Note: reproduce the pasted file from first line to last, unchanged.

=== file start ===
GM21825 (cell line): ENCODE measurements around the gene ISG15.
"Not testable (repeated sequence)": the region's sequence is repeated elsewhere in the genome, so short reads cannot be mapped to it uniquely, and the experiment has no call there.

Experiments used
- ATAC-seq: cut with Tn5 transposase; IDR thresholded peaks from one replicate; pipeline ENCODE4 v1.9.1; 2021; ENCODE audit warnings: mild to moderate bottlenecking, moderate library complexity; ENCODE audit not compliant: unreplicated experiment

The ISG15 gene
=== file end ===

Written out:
GM21825 (cell line): ENCODE measurements around the gene ISG15.
"Not testable (repeated sequence)": the region's sequence is repeated elsewhere in the genome, so short reads cannot be mapped to it uniquely, and the experiment has no call there.

Experiments used
- ATAC-seq: cut with Tn5 transposase; IDR thresholded peaks from one replicate; pipeline ENCODE4 v1.9.1; 2021; ENCODE audit warnings: mild to moderate bottlenecking, moderate library complexity; ENCODE audit not compliant: unreplicated experiment

The ISG15 gene